Modern Camper Van with Solar Panels Installed Staying on Residential Driveway Aerial View
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Using Solar for Powering your RV: How it Works

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Modern Camper Van with Solar Panels Installed Staying on Residential Driveway Aerial View
welcomia/istockphoto

Solar Independence

This article originally appeared on RVshare.com and was syndicated by Cheapism.com.


If you're a frequent off-grid RVer — or aspire to be one — you're probably eager to switch over to solar power, or at least to learn what solar power can do for an RV. Running all your electrical appliances with nothing but the sun's rays sounds like a dream to anyone who's ever tried to relax with a noisy generator running in the background.


Related: 22 Important Things to Consider Before Buying an RV

RV Generator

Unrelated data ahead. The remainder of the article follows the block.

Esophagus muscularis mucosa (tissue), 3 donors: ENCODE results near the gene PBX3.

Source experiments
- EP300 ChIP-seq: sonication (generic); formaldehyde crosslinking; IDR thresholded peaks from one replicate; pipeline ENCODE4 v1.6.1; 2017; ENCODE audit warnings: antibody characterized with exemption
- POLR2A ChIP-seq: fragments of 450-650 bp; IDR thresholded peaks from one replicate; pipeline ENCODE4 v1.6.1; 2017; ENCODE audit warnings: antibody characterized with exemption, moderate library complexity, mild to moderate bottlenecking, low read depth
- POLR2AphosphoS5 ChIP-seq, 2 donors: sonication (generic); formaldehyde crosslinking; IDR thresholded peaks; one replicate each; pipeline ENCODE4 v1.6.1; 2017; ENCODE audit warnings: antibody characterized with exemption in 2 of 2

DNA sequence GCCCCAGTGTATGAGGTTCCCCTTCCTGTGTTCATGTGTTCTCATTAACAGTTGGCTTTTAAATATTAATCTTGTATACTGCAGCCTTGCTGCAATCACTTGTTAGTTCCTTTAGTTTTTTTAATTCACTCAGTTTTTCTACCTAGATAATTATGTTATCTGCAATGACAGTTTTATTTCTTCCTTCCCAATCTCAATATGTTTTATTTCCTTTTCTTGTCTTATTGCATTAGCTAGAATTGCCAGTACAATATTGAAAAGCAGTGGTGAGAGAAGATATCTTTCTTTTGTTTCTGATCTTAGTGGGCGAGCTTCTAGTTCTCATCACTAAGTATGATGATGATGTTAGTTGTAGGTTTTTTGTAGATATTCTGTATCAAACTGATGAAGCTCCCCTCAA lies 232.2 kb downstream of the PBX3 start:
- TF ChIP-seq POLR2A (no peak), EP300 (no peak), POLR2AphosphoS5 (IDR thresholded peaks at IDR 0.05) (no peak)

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The Future Is Looking Bright

If you're not quite ready to make the big upgrade to solar, upgrading your generator may help the noise factor. For instance, this 3500-watt, RV-ready digital hybrid portable generator by Champion Power Equipment is set up to power a 30-amp rig, and it features quiet technology to help it run without a lot of ruckus.


But in the long run, solar really is the way to go for serious boondockers. Not only is it way quieter, but it's also much better for Mother Earth. And although it's expensive to set up in the first place, over time, it's more cost effective than constantly filling up that liquid propane tank.


Related: Boondocking and Other RV Terms You Need to Know

Solar panel connecting cables on top of a camper van
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Solar Power System for RVs

If you're like most campers, you may know that running your RV on solar is possible, and requires an investment in RV solar panels … but little else. But as it turns out, it's not as simple as just strapping panels to your rig's roof and plugging in your blender to whip up your favorite breakfast smoothie.